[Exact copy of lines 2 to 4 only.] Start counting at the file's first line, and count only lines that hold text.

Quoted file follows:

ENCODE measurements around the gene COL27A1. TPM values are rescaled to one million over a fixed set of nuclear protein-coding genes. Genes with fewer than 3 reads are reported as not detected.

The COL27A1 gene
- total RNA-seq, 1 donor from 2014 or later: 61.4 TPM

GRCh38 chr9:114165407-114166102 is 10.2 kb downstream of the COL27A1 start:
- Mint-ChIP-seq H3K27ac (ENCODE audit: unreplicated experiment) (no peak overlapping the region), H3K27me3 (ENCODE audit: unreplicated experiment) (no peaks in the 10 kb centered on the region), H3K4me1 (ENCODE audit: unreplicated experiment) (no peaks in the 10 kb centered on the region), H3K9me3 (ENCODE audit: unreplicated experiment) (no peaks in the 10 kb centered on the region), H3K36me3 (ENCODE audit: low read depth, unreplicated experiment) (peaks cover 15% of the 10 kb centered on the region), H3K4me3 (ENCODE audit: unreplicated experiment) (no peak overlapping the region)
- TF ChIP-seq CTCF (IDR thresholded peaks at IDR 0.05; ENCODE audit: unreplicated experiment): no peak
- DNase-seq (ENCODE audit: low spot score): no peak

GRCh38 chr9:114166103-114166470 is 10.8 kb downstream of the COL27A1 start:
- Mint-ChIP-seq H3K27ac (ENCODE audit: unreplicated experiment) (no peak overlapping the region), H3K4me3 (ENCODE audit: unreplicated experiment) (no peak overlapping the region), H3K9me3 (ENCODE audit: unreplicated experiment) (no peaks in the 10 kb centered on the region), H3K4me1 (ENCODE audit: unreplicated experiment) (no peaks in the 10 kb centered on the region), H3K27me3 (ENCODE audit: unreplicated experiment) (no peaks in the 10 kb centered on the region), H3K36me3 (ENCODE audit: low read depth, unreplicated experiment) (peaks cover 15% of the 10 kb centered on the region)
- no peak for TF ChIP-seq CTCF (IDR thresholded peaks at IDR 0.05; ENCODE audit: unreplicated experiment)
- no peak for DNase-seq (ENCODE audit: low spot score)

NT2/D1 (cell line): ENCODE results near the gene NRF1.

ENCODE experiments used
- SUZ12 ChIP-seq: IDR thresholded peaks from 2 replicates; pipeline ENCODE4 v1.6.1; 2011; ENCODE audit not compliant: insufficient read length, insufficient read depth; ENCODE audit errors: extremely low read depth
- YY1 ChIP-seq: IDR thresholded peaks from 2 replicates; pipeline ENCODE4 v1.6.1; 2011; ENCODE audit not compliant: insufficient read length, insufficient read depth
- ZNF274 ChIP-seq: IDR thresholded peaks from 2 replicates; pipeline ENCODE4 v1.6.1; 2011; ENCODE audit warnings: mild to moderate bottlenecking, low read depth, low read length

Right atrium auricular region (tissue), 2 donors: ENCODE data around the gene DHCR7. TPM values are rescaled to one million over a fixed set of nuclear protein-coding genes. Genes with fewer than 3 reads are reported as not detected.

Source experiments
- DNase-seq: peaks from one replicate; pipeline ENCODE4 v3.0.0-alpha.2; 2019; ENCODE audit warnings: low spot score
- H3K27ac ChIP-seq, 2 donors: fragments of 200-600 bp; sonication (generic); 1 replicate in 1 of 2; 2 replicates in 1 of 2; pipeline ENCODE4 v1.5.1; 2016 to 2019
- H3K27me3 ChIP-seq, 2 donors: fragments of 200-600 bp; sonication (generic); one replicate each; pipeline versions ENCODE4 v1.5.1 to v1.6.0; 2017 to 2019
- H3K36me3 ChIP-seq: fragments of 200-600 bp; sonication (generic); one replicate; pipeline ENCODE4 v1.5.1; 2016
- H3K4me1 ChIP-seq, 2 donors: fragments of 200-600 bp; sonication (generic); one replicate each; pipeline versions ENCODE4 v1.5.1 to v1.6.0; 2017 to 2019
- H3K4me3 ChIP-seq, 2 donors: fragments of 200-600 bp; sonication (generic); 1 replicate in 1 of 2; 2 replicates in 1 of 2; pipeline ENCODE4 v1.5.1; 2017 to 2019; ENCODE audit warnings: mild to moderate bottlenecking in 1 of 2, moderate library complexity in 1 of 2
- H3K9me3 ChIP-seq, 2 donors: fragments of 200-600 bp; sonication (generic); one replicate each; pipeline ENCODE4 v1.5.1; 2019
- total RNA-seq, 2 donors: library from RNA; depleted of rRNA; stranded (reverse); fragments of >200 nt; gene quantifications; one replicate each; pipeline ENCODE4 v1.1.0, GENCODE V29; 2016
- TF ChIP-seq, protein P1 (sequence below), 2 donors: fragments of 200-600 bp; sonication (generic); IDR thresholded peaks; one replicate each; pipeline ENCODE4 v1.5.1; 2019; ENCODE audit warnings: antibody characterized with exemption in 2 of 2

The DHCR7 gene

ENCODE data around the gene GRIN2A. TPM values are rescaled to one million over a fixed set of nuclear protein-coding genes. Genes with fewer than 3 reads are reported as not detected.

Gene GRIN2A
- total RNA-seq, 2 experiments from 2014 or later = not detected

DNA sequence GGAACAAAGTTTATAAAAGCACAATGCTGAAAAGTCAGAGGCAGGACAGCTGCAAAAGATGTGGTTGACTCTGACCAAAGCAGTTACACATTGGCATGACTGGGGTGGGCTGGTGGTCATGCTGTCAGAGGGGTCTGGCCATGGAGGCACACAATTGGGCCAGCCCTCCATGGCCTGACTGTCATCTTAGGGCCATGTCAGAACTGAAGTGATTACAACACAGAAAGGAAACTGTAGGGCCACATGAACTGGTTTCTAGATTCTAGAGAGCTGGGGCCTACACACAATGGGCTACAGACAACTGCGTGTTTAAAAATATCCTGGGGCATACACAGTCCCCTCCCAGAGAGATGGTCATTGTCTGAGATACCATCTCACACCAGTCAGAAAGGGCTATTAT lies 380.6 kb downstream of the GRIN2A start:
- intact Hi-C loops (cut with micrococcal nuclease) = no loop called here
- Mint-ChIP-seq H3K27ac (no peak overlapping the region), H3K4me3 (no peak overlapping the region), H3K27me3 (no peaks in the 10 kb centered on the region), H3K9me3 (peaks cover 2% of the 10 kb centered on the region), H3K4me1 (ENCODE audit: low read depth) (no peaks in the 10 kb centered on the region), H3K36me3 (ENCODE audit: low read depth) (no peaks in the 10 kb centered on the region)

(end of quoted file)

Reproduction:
The COL27A1 gene
- total RNA-seq, 1 donor from 2014 or later: 61.4 TPM

GRCh38 chr9:114165407-114166102 is 10.2 kb downstream of the COL27A1 start: